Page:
Skip to Content

How to Help a Child Struggling in School

Nearly all children go through a phase where they lose interest in school.  They goof off in class, “forget” about homework assignments and make-up maladies to play hooky.  But if this behavior goes unchecked, it can quickly become a habit that spirals out of control.  And the more a child falls behind, the harder it is to catch up.  So if your kid is starting to exhibit some of these signs or you’ve noticed dropping grades, perhaps it’s time to look into the problem and try to determine a workable solution.

Here are just a few tips to help you get started and get your kid back on track for academic success.

How to Help a Child Struggling in School

Assess the cause

This is an essential first step when a child is struggling in school.  There are so many possible reasons for poor grades and bad behavior in the classroom that you really need to figure out the root of the problem if you want to solve it.  It could be social (peer pressure, bullying from classmates, a strict teacher, and so on), emotional (trouble at home), or medical (learning disabilities like ADHD and dyslexia, or even vision problems).  Or perhaps your child needs a little extra help (no child left behind treats kids like cattle, failing to account for differences in development).  Whatever the cause, you can’t hope to discuss the problem without first knowing where it came from.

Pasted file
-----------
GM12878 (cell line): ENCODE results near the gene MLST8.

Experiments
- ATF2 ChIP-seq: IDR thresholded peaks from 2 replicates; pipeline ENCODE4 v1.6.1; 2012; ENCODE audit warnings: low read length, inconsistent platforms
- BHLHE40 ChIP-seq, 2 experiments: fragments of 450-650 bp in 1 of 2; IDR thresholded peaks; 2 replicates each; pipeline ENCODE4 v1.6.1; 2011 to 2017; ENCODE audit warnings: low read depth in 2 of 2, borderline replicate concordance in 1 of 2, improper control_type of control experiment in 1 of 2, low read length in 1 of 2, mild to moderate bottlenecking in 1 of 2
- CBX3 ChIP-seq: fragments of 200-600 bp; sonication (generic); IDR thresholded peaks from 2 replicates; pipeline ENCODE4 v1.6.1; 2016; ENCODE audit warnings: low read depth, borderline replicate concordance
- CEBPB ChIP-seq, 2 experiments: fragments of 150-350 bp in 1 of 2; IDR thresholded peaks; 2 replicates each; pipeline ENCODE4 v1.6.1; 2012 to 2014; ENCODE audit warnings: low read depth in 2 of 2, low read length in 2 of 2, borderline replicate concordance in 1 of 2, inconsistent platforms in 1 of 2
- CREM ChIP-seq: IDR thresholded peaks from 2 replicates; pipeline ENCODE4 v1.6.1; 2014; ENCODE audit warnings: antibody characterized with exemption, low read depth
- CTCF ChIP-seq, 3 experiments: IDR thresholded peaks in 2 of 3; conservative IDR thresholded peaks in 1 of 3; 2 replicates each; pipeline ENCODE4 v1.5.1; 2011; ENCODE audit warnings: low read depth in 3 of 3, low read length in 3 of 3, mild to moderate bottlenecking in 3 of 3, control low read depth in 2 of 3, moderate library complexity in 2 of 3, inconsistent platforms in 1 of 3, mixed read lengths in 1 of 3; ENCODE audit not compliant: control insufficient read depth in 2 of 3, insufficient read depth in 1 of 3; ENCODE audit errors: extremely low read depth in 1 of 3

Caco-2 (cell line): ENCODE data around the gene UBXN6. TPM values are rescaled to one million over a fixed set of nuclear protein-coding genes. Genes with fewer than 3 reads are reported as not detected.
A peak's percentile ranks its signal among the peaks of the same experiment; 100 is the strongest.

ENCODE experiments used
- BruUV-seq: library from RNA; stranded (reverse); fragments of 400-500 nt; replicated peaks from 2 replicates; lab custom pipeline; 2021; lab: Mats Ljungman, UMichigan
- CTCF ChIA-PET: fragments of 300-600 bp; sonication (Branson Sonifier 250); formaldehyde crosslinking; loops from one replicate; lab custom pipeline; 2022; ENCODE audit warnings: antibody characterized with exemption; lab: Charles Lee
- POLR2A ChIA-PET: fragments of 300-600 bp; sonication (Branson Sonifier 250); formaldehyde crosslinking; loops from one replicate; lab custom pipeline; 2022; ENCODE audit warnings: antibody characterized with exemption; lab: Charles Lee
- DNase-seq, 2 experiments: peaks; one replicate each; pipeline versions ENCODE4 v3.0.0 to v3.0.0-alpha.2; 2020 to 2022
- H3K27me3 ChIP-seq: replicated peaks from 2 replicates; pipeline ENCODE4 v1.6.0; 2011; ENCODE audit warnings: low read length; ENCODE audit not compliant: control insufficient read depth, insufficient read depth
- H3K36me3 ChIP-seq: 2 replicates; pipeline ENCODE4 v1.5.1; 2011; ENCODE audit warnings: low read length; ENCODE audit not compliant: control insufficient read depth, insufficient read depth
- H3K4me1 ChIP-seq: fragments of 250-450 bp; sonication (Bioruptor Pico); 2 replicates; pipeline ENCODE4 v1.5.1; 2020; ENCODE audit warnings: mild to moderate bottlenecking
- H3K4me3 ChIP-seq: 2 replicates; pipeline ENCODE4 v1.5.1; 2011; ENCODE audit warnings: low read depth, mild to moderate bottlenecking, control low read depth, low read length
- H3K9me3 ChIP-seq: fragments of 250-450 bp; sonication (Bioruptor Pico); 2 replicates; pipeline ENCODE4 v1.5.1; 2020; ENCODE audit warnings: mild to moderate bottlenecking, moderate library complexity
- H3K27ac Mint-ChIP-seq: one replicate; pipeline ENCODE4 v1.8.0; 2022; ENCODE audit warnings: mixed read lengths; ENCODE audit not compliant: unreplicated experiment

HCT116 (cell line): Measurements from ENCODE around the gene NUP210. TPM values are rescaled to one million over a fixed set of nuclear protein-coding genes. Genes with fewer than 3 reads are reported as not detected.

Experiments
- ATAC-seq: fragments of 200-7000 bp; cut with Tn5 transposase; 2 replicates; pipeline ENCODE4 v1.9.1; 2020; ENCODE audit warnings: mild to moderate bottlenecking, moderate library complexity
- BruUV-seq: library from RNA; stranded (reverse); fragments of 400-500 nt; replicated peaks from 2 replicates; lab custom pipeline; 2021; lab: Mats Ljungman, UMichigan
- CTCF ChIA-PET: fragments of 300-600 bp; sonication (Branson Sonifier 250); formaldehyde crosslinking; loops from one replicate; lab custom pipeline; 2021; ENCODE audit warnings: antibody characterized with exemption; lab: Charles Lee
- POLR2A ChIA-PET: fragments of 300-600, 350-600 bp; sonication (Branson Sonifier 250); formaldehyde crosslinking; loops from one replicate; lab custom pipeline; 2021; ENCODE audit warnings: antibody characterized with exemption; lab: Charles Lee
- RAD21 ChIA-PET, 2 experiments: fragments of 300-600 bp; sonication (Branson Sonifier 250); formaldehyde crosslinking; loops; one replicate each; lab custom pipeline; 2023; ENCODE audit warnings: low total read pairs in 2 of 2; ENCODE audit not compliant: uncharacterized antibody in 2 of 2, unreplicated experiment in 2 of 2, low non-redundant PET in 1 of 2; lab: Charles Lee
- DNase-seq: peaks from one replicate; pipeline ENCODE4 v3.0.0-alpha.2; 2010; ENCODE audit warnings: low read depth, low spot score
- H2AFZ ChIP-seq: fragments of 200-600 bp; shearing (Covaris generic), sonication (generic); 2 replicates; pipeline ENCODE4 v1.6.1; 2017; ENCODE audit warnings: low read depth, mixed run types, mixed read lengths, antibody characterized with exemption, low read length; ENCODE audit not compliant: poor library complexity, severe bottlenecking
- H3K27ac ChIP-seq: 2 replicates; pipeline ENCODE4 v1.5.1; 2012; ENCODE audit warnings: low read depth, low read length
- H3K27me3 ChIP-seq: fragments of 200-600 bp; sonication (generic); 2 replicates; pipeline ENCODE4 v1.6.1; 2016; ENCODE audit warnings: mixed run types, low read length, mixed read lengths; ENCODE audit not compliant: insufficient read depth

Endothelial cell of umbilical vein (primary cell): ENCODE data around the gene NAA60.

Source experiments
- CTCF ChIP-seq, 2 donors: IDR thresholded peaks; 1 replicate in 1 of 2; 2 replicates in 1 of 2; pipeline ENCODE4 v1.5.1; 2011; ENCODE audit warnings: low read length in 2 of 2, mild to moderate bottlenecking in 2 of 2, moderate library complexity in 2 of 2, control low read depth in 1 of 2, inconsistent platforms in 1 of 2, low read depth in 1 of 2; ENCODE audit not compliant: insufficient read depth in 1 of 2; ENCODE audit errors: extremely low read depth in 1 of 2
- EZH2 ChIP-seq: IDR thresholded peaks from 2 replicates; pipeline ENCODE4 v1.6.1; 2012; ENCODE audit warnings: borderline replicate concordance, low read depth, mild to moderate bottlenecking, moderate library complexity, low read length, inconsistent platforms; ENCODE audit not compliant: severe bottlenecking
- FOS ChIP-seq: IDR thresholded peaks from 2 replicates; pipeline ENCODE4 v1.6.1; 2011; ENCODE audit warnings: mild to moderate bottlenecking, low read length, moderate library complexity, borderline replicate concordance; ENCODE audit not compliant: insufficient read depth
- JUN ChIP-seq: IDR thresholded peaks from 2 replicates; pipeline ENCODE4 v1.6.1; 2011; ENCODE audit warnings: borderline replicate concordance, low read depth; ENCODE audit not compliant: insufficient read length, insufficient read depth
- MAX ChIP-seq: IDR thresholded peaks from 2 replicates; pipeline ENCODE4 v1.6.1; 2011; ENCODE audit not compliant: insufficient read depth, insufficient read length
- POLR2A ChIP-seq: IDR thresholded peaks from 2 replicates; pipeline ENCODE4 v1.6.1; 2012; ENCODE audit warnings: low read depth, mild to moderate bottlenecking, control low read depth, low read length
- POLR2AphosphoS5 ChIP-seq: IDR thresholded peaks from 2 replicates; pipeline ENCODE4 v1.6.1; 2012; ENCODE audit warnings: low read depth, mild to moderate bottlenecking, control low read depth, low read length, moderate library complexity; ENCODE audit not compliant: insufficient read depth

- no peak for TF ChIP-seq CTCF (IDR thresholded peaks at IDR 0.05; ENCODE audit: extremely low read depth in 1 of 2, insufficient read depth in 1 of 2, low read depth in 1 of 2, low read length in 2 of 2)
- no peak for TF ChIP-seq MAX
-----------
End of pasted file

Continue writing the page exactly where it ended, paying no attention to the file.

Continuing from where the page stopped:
Kids are like a Velociraptor: constantly testing the boundaries.  So it behooves you to be firm when it comes to schoolwork.  If you let them slide, you shouldn’t be surprised to see their grades follow suit.  Although many parents want to create well-rounded children through extracurricular activities (music and language lessons, sports teams, nature clubs, and so on), academic pursuits must be the priority.  So if after-school activities are getting in the way, cut them out until your child’s grades are back in the black.

Talk to teachers

Some issues may be beyond your control, such as the amount of attention your child receives in school or how he acts when he’s away from you.  While kids could feed you a line about what happens in the classroom, it’s always a good idea to get both sides of the story (and read the truth that lies in the middle).  So talk to your child’s teacher (or teachers) to get their take on disruptive behavior or plummeting grades.  Any information you glean could help you to determine a course of action that helps your child.

Make time

Children need lots of attention, and if you’re often busy with other things, slipping grades could be a way for them to capture your interest (even though it might be negative).  So if you find that you are often absent (even when you’re at home), make an effort to sit down with your kids and help with homework.  And don’t forget to throw in some quality leisure time, too – it can’t be all work.

Hire a tutor

Home tuition can be expensive, which is why it’s often the last resort, but it could be exactly what your child needs to pull up his grades.  And it’s a good idea once you’ve reached the limit of what you can help with academically.

error: Content is protected !!